By ‘Odidi Matai-Sigudla, Buhle Andisiwe Made and Fahdia Msaka
On 22 April, a commemoration was held of the Battle of Grahamstown, where 10 000 amaXhosa warriors under Chief Ndlambe, led by Makhanda ka Nxele (who the town is named after), fought the British colonisers on 22 April 1819 at eGazini.
Members of the AmaRharhabe Kingdom – the descendants of Makhanda, also known as Makana – local politicians, and community members attended the event.
As with any historic event in South Africa, the story of the Battle of Grahamstown has been told from a colonial perspective. “It is important that people know what our story is about. And when we talk about our story of the Battle of Grahamstown, that we don’t talk about it over there (to other people), it is important for school kids to know the history of their ancestors. Because ubuwena buqala apho – for your future, you need to know where you come from,” said Makana’s Mayor Yandiswa Vara.
ANC Ward Two councillor Ramie Xonxa spoke of how the Xhosa Warriors, who were carrying spears, were met for the first time with live ammunition at the Battle of Grahamstown. “The settlers shot until gunpowder finished. When it finished, a white lady called Elizabeth Salt came forward carrying something that looked like a child in her arms. Now, AmaXhosa were people who didn’t fight women, and they didn’t fight with children. But it wasn’t a child. It was gunpowder. She came with it and gave it to the Settlers, and they continued to shoot their cannons azizgedo (to the point that they massacred) the amaXhosa Warriors. That is why we say we can’t not remember this day,” said Xonxa.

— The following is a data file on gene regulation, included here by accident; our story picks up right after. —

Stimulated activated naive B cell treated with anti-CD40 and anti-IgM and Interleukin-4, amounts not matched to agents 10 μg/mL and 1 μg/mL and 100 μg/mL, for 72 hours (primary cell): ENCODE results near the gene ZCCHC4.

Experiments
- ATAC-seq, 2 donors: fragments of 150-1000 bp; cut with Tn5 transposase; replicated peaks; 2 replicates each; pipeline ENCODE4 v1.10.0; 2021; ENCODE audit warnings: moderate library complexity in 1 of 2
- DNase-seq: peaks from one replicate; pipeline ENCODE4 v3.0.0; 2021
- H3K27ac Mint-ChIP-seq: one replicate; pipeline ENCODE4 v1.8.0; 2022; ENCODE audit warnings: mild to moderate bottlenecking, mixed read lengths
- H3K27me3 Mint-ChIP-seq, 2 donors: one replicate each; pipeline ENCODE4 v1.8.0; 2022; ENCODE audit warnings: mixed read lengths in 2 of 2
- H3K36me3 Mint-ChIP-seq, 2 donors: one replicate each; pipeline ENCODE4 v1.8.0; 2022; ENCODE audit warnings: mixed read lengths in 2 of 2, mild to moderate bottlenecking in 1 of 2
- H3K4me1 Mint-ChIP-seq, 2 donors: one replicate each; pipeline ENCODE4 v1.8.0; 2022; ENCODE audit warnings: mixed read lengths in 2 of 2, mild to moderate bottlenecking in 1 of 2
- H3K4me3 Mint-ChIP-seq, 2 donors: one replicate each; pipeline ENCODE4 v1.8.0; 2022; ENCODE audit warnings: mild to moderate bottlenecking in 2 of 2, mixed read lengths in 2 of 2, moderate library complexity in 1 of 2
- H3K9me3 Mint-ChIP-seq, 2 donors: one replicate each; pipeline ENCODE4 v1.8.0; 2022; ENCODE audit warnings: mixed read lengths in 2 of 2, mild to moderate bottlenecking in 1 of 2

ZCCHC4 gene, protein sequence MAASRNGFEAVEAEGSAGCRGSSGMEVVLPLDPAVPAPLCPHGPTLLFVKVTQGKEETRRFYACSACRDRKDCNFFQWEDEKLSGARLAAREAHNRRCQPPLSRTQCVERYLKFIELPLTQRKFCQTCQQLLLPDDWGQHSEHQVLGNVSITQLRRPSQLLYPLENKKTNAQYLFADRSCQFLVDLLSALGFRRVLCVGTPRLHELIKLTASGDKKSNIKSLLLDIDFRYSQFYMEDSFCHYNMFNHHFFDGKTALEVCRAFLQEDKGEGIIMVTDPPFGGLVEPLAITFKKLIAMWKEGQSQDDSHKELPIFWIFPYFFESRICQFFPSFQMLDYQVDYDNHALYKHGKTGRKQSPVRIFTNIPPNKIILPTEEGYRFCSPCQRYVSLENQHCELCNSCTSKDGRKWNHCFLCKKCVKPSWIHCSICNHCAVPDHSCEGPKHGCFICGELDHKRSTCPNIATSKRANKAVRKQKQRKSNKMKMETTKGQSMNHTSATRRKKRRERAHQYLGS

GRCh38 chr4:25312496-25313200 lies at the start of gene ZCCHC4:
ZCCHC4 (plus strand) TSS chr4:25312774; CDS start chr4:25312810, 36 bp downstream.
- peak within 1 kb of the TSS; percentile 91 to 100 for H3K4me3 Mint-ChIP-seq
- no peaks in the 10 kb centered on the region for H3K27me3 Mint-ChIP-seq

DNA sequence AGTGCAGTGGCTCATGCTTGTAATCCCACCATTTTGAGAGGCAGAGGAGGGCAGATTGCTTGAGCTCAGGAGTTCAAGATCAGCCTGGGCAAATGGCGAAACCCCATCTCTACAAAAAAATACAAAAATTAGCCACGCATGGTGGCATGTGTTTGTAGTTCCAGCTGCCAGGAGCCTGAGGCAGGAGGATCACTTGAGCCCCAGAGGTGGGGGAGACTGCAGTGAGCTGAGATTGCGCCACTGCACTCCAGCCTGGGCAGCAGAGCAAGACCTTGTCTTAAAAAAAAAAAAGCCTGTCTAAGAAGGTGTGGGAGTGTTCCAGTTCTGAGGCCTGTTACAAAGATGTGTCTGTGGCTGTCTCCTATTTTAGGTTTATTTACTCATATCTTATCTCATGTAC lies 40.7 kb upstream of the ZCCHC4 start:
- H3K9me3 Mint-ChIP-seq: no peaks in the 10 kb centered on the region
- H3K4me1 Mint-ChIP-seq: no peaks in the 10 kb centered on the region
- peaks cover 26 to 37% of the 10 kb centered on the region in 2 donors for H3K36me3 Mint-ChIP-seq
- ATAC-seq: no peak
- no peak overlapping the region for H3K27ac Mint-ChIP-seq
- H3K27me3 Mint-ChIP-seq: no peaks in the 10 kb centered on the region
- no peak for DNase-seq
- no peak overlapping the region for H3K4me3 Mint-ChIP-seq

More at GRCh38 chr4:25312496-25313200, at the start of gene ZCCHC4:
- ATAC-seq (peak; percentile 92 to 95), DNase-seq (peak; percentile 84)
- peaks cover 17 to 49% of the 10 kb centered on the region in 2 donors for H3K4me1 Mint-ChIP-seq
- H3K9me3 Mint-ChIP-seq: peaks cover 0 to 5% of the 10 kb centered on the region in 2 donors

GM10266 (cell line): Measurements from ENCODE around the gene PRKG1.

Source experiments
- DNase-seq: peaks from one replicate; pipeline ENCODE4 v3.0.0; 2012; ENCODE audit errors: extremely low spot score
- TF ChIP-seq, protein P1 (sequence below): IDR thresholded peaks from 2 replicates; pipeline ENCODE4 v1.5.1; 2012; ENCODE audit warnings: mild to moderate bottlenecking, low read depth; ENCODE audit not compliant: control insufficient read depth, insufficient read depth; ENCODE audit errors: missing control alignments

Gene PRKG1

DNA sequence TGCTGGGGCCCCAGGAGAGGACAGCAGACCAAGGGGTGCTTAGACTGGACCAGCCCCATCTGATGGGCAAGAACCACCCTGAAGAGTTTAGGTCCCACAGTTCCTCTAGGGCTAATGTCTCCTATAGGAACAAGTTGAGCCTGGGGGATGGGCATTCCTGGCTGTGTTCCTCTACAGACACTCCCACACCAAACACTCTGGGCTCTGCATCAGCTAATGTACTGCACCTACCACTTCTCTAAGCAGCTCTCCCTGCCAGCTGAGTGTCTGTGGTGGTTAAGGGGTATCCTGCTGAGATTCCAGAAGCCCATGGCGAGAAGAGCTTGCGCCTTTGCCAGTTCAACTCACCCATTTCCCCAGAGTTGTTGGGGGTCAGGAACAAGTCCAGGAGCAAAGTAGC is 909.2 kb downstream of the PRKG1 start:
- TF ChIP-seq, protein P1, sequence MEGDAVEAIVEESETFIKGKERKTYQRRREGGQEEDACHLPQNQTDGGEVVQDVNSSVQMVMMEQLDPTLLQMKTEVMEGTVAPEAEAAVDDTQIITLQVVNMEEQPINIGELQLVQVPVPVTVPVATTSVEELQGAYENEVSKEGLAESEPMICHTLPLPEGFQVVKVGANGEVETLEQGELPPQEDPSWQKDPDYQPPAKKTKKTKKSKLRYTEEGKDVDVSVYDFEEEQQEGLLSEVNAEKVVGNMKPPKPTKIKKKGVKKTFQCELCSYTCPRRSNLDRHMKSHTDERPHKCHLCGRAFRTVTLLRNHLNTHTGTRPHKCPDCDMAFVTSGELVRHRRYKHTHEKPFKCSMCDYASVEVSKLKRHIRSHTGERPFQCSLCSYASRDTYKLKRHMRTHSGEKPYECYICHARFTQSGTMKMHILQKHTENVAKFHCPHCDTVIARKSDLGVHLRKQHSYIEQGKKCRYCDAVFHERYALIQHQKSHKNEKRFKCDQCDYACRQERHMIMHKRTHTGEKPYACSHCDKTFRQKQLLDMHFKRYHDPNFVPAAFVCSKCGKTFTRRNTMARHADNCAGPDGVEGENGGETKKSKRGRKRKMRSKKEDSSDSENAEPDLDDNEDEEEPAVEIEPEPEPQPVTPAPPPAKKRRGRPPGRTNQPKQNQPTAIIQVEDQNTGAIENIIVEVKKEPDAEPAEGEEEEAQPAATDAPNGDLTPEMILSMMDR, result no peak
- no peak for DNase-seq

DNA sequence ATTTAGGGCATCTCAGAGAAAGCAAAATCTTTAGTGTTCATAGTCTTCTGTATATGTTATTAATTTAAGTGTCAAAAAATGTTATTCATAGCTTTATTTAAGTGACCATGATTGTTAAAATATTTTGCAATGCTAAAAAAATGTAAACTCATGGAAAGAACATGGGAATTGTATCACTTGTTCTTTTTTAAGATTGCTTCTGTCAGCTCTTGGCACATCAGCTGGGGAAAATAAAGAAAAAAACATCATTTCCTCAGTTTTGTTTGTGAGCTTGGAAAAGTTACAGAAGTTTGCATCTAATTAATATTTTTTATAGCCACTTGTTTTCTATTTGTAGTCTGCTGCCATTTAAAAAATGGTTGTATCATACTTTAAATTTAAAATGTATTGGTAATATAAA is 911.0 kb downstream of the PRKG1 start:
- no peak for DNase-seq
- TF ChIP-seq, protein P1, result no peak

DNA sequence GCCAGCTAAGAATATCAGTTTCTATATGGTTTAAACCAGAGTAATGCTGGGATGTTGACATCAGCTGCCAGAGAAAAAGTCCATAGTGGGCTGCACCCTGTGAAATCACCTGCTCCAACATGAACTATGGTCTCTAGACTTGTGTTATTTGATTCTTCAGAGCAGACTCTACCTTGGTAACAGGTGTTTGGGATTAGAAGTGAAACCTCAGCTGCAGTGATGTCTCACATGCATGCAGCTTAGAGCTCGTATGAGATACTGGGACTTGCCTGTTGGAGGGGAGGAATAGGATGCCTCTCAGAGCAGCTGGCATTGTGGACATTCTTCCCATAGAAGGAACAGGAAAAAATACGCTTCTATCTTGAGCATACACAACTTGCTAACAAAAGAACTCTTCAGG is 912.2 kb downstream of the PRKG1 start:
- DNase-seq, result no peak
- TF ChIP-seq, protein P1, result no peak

Bongani Diko, the Secretary of Amabhuto amaXhosa, spoke about the programmes supported by Amabhuto amaXhosa that are available to cultivate the history of Makhandans. For example, Bhohli Nqakha, a member of Amabhuto amaXhosa, teaches children the traditional values she has learned from Amabhuto amaXhosa and drama lessons.
Nomhle Gaga, the Sarah Baartman District Municipality spokesperson, spoke at length about the decolonization of history at schools. “You are told by our mouths and see it yourselves with your eyes that when we called our municipality Sarah Baartman, we didn’t make a mistake. Sarah Baartman was the first woman here in South Africa who was taken into human trafficking. After her death, her body was cut into pieces and showcased (across Europe). That’s how much we were tortured. We are not celebrating here. We are remembering. A celebration is when you are having a party and are happy. We are not happy about the deaths of Makana. We are not happy about the way Sarah died,” said Gaga.
The bones and beads of the amaXhosa warriors who fought in the Battle of Grahamstown are still missing. “Beads, they don’t die. Beads tell the story,” said Diko, stating that beads are important in Xhosa culture because different colours and beading prints signify tribes and statures among the Xhosa people. The beads are just as important as the lives lost in 1819. That part of history remains a mystery, leaving an open wound for the descendants of the warriors, leaving them without closure, the speakers added.
The significance of the bones and beads remains a delicate issue because when a person of the Xhosa community or rather tribe passes, the Ukukhapha (send-off) ceremony is supposed to be held, where the family speaks to the spirit in a manner as to appease them and assure them of their new spiritual journey. Without human remains, this ceremony cannot happen. Ukukhapha is performed by slaughtering a cow and the spiritual branch – Ihlamvu.
The municipality said there was no reenactment of the Battle of Grahamstown this year because of a lack of funding. However, the successful event was informative and highlighted why the preservation of culture is significant for future generations.